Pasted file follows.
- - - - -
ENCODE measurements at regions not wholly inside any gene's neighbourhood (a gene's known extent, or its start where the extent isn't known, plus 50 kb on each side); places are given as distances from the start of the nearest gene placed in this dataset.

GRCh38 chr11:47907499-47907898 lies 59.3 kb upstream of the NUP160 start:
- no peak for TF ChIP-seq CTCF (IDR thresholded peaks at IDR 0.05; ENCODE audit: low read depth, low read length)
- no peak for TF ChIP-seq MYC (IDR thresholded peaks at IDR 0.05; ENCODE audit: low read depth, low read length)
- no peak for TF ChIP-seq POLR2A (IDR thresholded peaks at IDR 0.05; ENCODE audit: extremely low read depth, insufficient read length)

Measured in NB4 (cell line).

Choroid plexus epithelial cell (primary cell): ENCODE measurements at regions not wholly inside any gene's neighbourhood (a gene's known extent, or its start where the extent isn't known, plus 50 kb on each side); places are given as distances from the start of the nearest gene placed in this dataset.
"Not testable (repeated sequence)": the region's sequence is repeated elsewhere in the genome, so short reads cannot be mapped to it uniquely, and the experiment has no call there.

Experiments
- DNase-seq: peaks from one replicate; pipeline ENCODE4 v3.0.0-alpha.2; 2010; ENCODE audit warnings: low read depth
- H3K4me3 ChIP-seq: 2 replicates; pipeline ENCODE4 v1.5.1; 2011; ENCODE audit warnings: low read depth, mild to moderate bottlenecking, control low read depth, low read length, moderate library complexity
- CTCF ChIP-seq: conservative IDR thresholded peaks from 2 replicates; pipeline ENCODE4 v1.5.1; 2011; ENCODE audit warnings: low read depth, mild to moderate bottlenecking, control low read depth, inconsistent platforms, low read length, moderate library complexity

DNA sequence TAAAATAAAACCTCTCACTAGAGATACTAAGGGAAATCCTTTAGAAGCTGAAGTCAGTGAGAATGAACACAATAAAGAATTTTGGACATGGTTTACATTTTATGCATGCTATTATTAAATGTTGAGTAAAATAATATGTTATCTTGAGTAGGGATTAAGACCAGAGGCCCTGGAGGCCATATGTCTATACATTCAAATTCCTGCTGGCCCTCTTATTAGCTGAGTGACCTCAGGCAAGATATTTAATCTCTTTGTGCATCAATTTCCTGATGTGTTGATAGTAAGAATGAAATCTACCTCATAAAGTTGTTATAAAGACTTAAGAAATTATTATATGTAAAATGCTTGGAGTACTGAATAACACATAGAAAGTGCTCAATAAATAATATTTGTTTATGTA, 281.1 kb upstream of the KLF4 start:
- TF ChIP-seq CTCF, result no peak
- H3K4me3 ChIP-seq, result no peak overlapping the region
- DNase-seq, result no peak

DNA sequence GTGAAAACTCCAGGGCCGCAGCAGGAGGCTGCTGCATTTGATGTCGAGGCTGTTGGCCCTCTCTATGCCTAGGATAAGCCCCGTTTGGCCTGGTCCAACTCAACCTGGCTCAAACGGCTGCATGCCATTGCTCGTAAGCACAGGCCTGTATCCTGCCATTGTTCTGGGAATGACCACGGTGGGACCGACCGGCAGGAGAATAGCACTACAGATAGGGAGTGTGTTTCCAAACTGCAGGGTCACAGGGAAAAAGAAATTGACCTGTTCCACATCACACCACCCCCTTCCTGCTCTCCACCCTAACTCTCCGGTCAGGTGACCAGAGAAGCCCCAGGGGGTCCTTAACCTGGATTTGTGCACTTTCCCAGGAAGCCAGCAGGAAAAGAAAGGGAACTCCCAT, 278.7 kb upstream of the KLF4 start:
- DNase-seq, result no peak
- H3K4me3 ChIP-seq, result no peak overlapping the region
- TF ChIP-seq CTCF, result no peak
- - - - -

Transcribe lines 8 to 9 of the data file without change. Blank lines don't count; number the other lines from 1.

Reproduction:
"Not testable (repeated sequence)": the region's sequence is repeated elsewhere in the genome, so short reads cannot be mapped to it uniquely, and the experiment has no call there.

Experiments